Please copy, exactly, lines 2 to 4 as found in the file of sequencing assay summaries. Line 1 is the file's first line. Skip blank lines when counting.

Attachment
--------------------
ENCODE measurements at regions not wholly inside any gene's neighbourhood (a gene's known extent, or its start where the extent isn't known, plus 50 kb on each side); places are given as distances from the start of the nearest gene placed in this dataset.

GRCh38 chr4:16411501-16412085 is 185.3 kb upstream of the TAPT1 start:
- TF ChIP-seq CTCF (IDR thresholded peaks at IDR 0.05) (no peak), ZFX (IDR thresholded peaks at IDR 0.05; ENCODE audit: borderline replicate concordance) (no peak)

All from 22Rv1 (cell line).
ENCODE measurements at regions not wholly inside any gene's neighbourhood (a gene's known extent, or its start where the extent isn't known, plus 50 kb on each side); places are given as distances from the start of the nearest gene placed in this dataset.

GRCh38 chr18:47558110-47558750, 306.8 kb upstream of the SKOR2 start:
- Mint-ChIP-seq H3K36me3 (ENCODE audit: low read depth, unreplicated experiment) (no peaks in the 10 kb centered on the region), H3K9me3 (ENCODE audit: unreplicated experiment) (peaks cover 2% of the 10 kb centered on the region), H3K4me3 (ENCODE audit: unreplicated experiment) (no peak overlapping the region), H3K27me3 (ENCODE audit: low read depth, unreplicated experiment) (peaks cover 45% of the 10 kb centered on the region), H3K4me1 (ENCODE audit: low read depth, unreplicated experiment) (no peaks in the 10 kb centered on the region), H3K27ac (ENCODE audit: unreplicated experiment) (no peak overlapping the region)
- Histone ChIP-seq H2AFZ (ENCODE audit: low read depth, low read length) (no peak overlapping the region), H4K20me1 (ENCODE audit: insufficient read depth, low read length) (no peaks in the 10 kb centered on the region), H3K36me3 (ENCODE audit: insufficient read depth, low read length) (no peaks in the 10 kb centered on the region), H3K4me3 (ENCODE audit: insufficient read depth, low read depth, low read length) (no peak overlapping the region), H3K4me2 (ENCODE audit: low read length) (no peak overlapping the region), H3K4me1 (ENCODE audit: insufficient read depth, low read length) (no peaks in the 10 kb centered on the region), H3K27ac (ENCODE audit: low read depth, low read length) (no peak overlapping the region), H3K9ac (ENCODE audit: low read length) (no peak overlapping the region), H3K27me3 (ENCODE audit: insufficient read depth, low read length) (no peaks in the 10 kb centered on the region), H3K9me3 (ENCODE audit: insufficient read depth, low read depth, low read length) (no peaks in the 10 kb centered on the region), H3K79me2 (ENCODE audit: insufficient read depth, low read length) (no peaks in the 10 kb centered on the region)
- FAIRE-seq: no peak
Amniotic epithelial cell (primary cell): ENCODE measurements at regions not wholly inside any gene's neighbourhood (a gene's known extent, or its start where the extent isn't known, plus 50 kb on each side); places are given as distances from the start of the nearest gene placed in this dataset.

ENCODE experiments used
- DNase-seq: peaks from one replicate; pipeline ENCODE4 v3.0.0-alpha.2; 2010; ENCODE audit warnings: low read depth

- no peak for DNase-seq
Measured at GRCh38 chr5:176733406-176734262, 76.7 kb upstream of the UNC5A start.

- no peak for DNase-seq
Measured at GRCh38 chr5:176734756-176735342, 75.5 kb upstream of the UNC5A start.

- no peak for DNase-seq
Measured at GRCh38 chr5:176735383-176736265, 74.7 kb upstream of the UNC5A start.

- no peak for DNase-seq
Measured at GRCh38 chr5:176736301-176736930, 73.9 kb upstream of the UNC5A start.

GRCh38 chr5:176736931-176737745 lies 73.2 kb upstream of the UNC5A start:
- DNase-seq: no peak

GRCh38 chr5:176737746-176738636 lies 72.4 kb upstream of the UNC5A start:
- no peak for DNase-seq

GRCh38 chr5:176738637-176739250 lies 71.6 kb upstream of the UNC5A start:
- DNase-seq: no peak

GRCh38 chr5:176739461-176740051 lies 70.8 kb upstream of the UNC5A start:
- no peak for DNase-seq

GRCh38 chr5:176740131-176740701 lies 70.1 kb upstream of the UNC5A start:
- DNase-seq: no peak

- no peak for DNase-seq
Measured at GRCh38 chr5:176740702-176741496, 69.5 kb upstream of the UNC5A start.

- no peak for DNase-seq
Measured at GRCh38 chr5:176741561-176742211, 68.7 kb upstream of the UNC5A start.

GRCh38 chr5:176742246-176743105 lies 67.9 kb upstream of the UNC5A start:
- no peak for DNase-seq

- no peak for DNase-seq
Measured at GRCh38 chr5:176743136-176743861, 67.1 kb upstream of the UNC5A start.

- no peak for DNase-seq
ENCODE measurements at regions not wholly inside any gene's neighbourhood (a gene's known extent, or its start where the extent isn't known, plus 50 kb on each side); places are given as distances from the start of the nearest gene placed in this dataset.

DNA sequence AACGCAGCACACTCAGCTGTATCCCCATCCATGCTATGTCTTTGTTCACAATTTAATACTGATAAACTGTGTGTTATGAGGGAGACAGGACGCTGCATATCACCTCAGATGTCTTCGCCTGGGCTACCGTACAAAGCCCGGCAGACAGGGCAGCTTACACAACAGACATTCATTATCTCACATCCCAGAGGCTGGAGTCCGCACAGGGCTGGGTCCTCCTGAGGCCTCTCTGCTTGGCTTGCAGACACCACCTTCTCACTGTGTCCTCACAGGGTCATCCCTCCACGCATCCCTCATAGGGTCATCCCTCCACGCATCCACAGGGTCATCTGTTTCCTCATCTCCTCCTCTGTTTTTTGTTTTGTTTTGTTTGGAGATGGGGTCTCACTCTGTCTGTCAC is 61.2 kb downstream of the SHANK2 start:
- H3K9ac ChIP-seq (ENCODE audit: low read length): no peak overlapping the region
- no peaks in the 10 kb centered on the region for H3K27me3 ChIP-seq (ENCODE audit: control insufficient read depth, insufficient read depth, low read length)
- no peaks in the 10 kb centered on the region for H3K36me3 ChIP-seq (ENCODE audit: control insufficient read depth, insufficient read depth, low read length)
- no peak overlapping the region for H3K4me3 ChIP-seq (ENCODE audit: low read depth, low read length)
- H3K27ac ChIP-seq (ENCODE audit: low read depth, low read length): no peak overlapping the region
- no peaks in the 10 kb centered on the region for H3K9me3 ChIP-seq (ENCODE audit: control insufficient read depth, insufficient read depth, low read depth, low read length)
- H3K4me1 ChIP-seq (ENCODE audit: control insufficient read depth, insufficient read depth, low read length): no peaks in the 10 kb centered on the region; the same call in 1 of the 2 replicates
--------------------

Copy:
GRCh38 chr4:16411501-16412085 is 185.3 kb upstream of the TAPT1 start:
- TF ChIP-seq CTCF (IDR thresholded peaks at IDR 0.05) (no peak), ZFX (IDR thresholded peaks at IDR 0.05; ENCODE audit: borderline replicate concordance) (no peak)

All from 22Rv1 (cell line).